Last updated on November 17th, 2022 at 07:53 pm
Postpartum depression symptoms can hinder you from being the best mom you always wanted to be. After giving birth, you feel a sudden change within you that you can’t completely understand, leaving you confused on top of feeling restless and tired. Some of the symptoms of postpartum depression (PPD) will seem typical at first; all the more you need to know if what you’re going through is still normal or not. Learn more about the causes, signs, possible treatment, and everything else you need to know about PPD here. Remember, you don’t have to deal with this alone.
How to Deal with Postpartum Depression
In this article:
- What Is the Difference Between Postpartum Depression and Baby Blues?
- What Are Postpartum Depression Symptoms?
- How Common Is Postpartum Depression?
- What Are the Causes of Postpartum Depression?
- How Is Postpartum Depression Diagnosed?
- How Do You Treat Postpartum Depression?
- What Do They Give You for Postpartum Depression?
- How Long Can Postpartum Depression Last?
What Is the Difference Between Postpartum Depression and Baby Blues?
After a week or two of giving birth, baby blues may occur. The signs are having anxiety, mood swings, lack of focus and concentration, reduced appetite, and sleeping problems. New mothers may also feel irritable, overwhelmed, sad, and can’t stop crying.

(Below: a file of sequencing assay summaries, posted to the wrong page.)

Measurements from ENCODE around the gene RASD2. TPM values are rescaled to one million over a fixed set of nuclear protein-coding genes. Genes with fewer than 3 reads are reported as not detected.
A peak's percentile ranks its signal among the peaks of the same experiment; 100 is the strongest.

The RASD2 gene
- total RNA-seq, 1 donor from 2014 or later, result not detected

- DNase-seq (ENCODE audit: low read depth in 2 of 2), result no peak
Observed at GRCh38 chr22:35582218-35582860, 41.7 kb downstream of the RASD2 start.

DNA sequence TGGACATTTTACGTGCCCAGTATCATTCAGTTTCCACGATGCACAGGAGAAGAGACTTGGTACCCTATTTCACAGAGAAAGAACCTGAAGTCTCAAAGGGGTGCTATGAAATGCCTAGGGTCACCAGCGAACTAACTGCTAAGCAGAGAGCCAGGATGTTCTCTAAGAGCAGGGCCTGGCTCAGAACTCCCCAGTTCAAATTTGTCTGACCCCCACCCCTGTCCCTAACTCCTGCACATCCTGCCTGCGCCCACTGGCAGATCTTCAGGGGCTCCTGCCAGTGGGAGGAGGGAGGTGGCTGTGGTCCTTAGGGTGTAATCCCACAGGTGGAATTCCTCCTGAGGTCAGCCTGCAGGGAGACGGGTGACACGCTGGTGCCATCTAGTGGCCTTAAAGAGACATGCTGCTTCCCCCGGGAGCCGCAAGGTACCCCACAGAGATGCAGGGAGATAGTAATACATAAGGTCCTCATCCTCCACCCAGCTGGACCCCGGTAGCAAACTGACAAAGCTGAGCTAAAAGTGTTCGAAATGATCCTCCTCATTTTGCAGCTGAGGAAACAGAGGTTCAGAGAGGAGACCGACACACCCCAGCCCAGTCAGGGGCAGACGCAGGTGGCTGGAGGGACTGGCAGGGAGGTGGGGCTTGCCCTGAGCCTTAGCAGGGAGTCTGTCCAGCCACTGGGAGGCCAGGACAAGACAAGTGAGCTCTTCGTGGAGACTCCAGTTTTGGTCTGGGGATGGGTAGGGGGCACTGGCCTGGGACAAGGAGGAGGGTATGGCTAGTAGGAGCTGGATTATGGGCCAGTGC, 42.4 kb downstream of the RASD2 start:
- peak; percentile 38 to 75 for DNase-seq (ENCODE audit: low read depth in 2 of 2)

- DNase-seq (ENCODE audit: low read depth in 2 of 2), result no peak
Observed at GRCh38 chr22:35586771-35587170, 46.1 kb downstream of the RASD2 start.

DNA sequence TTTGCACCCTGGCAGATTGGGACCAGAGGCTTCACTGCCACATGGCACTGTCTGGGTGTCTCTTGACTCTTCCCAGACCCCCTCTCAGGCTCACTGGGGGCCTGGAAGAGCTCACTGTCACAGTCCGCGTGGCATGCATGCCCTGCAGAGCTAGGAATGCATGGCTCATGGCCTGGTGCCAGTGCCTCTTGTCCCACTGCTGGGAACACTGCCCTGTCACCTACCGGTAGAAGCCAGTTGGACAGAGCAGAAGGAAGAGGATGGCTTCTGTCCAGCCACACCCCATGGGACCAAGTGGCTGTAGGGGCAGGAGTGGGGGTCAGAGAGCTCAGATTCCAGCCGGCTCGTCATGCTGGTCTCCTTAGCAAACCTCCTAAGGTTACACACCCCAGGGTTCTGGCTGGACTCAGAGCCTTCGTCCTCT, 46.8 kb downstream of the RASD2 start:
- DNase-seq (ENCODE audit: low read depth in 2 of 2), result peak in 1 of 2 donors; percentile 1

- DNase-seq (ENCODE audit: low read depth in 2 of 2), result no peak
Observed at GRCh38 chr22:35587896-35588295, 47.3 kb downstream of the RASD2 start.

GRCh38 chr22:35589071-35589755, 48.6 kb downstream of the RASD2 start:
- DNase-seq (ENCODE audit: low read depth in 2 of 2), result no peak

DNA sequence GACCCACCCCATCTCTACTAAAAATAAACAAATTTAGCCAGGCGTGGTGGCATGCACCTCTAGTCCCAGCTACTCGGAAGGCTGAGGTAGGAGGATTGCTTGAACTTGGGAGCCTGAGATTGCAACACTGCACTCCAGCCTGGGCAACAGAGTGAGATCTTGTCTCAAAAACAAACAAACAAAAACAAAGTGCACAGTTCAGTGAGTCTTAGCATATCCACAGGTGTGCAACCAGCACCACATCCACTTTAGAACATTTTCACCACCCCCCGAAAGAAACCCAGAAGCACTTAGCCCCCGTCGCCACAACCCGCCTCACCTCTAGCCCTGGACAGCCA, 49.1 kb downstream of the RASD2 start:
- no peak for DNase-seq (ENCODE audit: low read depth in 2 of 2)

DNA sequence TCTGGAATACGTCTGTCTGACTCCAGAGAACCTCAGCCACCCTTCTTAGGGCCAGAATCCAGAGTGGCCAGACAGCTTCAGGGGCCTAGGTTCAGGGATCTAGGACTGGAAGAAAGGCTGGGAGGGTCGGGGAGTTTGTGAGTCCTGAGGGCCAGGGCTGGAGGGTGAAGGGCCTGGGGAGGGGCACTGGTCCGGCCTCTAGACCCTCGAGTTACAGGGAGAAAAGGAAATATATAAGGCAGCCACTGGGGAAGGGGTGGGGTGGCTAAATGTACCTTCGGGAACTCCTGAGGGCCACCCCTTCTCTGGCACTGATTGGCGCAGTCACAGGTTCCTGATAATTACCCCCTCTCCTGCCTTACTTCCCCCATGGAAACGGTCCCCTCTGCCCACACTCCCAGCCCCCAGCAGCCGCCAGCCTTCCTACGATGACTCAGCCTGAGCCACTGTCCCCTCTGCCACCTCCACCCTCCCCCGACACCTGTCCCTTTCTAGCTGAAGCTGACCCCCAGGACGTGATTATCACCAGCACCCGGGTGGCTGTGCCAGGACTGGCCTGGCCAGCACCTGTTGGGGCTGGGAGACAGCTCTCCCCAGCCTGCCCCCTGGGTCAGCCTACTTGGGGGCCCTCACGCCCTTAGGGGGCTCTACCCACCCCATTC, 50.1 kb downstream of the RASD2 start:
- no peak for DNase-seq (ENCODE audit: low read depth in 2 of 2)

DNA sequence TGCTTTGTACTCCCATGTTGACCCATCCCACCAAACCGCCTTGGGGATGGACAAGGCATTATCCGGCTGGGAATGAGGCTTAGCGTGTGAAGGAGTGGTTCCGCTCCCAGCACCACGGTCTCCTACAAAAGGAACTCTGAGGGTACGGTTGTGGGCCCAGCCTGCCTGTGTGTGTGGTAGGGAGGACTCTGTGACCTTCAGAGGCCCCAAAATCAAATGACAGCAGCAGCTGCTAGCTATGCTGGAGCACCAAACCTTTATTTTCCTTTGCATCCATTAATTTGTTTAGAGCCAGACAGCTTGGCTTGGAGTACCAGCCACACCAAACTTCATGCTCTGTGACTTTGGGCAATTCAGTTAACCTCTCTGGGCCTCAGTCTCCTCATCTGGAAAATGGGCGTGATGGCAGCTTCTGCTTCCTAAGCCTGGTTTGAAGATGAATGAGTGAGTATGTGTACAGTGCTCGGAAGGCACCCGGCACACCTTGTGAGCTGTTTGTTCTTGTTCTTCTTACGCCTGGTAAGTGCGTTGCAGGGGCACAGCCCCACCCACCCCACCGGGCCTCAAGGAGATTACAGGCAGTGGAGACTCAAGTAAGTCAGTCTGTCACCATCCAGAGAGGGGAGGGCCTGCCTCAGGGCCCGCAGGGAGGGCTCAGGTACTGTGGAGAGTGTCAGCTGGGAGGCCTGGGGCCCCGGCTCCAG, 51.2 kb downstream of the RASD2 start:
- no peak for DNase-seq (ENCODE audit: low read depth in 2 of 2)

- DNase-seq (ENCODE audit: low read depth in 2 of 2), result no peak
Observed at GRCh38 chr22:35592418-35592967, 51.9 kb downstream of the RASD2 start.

Baby blues and postpartum depression symptoms are quite similar. Often, new mothers will mistake the symptoms of baby blues with that of postnatal depression, which is why it helps to distinguish one from the other.
Postpartum depression symptoms last longer and are more intense. The paranoia is getting out of control. There is a strong, insecure feeling. Withdrawal from loved ones and peers happens. Guilt grows as you feel like you’re not good enough to care for your child. There is a big possibility that these emotions can interfere with how a mother takes care of her baby.
What Are Postpartum Depression Symptoms?
The postpartum depression symptoms can start in the first week after giving birth and can last up to a year. Here’s a list of signs and symptoms of PPD:
- Feeling depressed
- Very bad mood swings
- Crying often
- Cannot bond with the baby
- Withdrawal from family and friends
- No appetite or eating more than usual
- Cannot sleep properly or oversleeping
- Lack of energy due to extreme fatigue
- Loss of interest in activities enjoyed before
- Intense anger
- Fear and anxiety about not being a good mother
- Feeling hopeless, worthless, shameful, guilty
- Lack of focus, concentration
- Cannot decide properly
- Can have intense panic and anxiety attacks